by James Schultz
Forget peanuts, chips, cheese or the occasional slice of pizza. Snacks of choice should include healthy doses of iron, zinc, manganese, copper, molybdenum, cobalt and nickel. Chemical oceanographer and Old Dominion assistant professor of chemistry and biochemistry John Donat says these metallic treats are essential to the health of the microscopic creatures called phytoplankton that inhabit most natural waters. Though they are individually tiny, collectively phytoplankton are essential, forming the base of the aquatic food chain and exercising influence over Earths climate.
Come to think of it, adds Donat, metals-laden appetizers are just as important for people if not superficially very appealing to human taste buds.
Every morning I take a vitamin with metals in it. Maybe you do too, he points out. Our bodies need trace quantities of these metals for basic biochemistry. So does everything on Earth. The problem comes when organisms get too much of the wrong metals.
Donat has made it his business to figure out how metals appear, move and persist in coastal waters. Depending on their precise chemical form and composition, metals can be either meal or malady. High concentrations can be deadly to living things. Low concentrations of the right metals can lead to biological abundance. The key lies in knowing the difference between too much of one and too little of the other.
Will a glass of water hurt you or not? Donat says. You need to know exactly what the concentrations of the various forms of the metals are if youre trying to understand their toxic effects. The toxic forms can represent a very small fraction of the total.
Doctor of Aquatics
To identify metals different biochemical and geochemical behaviors, Donat has studied trace concentrations in the waters of the Chesapeake Bay, the coastal western North Atlantic, the western South Atlantic, the North and South Pacific and local Virginia lakes. He compares the effort to medical school studies. To understand human disease, would-be physicians should understand how the body works and how bodily systems interact. The same is true for anyone who studies complex ecosystems.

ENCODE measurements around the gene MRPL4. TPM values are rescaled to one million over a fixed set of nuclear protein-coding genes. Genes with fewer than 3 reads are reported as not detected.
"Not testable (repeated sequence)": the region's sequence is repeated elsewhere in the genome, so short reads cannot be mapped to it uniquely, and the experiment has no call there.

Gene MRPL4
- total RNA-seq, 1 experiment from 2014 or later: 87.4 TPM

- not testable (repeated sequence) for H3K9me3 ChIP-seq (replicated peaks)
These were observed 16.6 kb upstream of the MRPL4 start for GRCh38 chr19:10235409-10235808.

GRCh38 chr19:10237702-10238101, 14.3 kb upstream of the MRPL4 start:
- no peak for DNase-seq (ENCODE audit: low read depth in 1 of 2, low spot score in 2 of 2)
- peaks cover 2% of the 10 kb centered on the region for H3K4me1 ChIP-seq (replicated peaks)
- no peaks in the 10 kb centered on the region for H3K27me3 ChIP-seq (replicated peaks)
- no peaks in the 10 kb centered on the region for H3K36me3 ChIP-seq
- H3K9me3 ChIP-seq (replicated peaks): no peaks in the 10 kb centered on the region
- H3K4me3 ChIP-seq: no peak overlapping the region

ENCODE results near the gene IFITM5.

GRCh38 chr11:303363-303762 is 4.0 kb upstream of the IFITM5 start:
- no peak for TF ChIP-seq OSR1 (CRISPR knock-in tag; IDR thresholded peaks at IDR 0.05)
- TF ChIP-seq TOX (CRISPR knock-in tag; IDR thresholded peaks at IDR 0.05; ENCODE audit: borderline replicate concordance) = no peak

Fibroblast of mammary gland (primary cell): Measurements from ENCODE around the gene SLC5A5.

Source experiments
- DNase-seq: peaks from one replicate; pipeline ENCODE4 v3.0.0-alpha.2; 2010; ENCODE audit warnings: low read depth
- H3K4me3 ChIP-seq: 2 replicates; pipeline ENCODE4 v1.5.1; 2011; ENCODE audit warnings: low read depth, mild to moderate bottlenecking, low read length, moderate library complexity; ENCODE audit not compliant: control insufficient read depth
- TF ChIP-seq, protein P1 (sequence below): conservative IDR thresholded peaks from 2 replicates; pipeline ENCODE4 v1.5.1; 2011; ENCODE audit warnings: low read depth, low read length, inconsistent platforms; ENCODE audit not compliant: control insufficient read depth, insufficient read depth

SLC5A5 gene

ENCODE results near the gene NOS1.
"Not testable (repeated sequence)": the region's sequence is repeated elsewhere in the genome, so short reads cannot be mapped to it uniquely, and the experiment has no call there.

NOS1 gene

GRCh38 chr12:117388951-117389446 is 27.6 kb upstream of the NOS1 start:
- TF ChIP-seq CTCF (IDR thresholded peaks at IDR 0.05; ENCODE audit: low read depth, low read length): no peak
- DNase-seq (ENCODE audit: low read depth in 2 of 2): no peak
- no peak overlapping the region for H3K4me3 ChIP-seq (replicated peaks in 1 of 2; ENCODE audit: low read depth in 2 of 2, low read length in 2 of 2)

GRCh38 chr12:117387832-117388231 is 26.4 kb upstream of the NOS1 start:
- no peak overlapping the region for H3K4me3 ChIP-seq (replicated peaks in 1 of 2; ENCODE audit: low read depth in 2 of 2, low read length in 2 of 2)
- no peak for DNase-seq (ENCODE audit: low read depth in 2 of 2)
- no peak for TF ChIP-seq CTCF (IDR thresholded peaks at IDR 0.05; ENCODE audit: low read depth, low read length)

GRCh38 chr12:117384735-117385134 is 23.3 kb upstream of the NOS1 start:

My philosophy is, if you want to understand human effects on the environment, you need to understand the natural system in the same way a doctor goes to school to learn about anatomy and physiology, Donat avers. We need to know natural systems in order to know whats unnatural.
According to Donats analysis, the Chesapeake Bay itself isnt troubled by high concentrations of toxic metals. Overall, sampled amounts of copper, cadmium and zinc are present in very low amounts. But Donat cautions that there are some areas in the Bay where the concentrations are high enough to cause concern. And even low levels may have as-yet-unknown effects in a body of water as large and ecologically varied as the Bay.
I dont know that the health of the Bay is governed by metals, he says. There may be other pollutants nutrients and organics, for example that play a far greater role.